Anne Enright, author of the 2007 Booker Prize winner, The Gathering, has written a new novel called The Forgotten Waltz. It is told from the point of view of Gina Moynihan who has a lust-filled affair with a married man, Sean Vallely. They first meet at a garden party hosted by Anne's sister Fiona, and progresses from there. At first there are innocent (and not so innocent) looks, and then on a business trip in Switzerland, the affair begins in earnest.

When Gina first sees Sean at Fiona's garden party, she is happily married to her husband, Conor. There are no outward signs that there is trouble in the marriage and, as I read this book, I did not see the marriage and any shortcomings as a reason for the affair. Gina saw Sean, felt lust, and let her impulses prevail. Sean is married and has a child named Evie who, at the time that Gina first meets Sean, is four years old.

The novel is not told in any particular linear order. It is related to the reader in fragments of memory that Gina recalls. "So don't ask me when this happened or that happened. Before or after seems beside the point. As far as I was concerned, they were happening all along."

Always playing a key role is Evie, Sean's daughter. When she is five she begins to have childhood seizures that continue for many years. Annette, Sean's wife, is vigilant about Evie's medical care and appears not to notice that Sean is otherwise preoccupied with Gina. Evie, however, has the sense that something is happening in her home that is not quite normal. At one point, she even sees Sean and Gina kissing on the stairs of her home.

The novel takes place at the start of Ireland's economic boom in the nineties and progresses to the depressions that hits later on.
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Format: Paperback
Enright has written a beautifully, painfully honest novel of the train wreck of infidelity breached on the immutability of marriage. Set in Dublin, it begins innocently enough, eyes meeting across a garden. Years pass before Gina and Sean begin the long, passionate involvement that destroys both their marriages. Once engaged, neither has the desire to stop, entranced in a slow dance that obliterates everything else: "We fitted together our jigsaw love." Gina's narrative seduces, rationalizes the inevitability of this union, making the reader complicit in her obsession, her need for this flawed man who is exceptional perhaps only to her. This is the song of the other woman, one who appears helpless to resist the secret couplings, the falling away of spousal intimacy.

The jarring note in Gina's drama is the existence of Sean's child, Evie, a daughter with problems that cause her mother great anxiety, her father an excess of distraction: The fact that a child was involved made everything that much harder to forgive." Evie is as real as the affair that destroys two homes, casting a shadow on the right to claim happiness in a spoken-for other, a vague guilt in pleasurable stolen moments as Gina and Sean "pulled the sky down... to settle over us like a cloth". Enright writes seamlessly of conflict, internal and external, the emotional detritus of the breaking of vows. But she does so with great skill, the language of the heart impossible to map- or control as Gina and Sean veer towards each other and away from their families. Collateral damage.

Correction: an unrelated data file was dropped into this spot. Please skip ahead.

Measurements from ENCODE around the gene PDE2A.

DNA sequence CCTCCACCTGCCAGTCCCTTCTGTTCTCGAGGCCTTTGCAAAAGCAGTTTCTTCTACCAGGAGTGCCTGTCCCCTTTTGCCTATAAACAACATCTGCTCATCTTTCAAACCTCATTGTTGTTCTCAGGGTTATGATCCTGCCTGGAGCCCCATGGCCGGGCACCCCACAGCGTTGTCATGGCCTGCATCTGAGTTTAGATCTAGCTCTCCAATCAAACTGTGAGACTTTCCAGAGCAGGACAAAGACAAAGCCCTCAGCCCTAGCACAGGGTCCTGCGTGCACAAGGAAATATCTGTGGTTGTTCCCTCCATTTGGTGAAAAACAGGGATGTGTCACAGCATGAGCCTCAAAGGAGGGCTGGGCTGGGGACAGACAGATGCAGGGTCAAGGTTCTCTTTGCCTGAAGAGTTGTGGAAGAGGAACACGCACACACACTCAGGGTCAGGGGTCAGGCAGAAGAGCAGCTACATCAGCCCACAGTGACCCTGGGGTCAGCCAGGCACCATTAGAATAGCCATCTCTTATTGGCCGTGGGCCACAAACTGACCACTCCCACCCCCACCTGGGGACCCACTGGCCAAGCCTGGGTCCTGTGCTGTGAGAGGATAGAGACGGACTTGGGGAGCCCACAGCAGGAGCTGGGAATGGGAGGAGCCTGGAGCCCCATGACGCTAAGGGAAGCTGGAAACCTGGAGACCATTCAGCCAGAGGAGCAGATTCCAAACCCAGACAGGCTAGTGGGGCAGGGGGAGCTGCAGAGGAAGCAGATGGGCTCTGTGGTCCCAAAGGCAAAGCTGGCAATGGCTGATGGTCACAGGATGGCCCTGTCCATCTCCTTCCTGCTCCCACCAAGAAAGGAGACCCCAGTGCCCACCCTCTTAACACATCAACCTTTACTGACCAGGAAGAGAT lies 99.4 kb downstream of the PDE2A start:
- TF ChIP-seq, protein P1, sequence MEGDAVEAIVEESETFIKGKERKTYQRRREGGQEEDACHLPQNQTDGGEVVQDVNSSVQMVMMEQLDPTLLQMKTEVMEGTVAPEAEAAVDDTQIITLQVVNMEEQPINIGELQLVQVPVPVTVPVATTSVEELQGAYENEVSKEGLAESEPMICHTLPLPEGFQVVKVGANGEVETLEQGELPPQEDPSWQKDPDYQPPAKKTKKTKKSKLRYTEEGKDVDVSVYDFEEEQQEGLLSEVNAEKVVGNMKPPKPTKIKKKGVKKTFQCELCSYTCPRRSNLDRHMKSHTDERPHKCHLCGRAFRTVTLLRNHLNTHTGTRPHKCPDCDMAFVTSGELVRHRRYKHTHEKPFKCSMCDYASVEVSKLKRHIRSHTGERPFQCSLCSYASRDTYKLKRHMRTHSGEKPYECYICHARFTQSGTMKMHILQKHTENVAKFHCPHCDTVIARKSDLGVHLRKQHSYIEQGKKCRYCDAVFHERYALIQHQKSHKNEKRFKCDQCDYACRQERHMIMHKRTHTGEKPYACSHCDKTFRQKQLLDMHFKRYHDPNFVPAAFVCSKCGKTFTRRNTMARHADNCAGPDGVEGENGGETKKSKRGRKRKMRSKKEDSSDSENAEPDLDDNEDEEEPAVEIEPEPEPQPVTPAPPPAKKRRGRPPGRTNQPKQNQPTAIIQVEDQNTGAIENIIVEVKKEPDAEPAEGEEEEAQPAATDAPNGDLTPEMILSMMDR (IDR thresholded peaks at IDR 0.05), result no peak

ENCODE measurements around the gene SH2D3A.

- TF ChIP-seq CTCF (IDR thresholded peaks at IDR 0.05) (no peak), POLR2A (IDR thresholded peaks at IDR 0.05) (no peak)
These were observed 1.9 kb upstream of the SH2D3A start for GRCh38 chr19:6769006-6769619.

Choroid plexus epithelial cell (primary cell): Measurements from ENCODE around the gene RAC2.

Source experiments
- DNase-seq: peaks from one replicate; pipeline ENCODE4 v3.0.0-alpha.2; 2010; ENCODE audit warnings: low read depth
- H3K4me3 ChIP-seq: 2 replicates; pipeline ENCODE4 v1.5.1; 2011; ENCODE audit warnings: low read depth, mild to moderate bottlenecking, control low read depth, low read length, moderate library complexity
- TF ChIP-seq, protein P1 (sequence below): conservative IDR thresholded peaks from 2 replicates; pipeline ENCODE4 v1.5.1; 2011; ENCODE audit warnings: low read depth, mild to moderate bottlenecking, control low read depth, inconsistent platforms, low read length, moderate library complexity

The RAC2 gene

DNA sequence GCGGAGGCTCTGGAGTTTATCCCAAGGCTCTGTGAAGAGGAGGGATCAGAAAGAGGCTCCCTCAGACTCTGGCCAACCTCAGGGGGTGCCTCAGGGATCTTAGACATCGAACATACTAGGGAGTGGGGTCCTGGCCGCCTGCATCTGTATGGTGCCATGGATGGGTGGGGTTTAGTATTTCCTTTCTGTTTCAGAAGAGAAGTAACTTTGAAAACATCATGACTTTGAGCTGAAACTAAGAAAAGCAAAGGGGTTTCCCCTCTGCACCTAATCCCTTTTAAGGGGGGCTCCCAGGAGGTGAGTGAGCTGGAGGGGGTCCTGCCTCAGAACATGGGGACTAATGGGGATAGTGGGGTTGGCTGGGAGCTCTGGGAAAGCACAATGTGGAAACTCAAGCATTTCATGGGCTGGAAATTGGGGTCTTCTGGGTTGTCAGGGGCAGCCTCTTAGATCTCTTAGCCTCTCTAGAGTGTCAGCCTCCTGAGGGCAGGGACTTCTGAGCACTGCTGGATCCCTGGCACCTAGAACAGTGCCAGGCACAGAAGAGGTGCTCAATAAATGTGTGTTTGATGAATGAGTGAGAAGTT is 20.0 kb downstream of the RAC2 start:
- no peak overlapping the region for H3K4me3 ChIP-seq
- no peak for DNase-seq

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25 of 28 people found the following review helpful By Susan on November 20, 2011
Format: Hardcover
I loved this book....up until the last chapter when I felt as if it ended so abruptly I actually thought there must have been an error in the printing, that the blank pages after the "About the Author" note were perhaps meant to have contained an epilogue. Sadly, they were just that: blank pages that left me feeling as if I'd been led up to a glorious mountainside only to be carelessly abandoned.

I'm simultaneously reading another book, a memoir in which the author's daughter is referenced as waving her arms in a circular motion while rolling her eyes, asking, "Point?". That is exactly how I pictured myself at the end of this otherwise artfully woven tale.

I was easily drawn into the narrative; how a chance meeting eventually impacted not just the lead character's life, but of course those around her as well. At the same time, I did find the author's frequent intergections of "I think"'s and "I mean's" to be a bit cloying after awhile. Yes, it was as if the character were telling me a story in real time, but I have friends who tell such yarns with so many intergections of "you know's" I soon tire of listening.

However, unlike some other reviewers, for the most part I enjoyed the texture of Enright's prose. The following entry, during the early part of the book, particularly resonated with me when she described the man with whom Gina, the first person character, becomes involved:"...a man who, in his Speedos, was not exactly a siren song. He stirred us up. Everything he said was funny and everything seemed to do you down. Or buoy you up. He could do that too.....Even in the strong sun, I was caught by the beauty of his eyes, which were larger than a man's should be and more easily hurt.
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The Forgotten Waltz: A Novel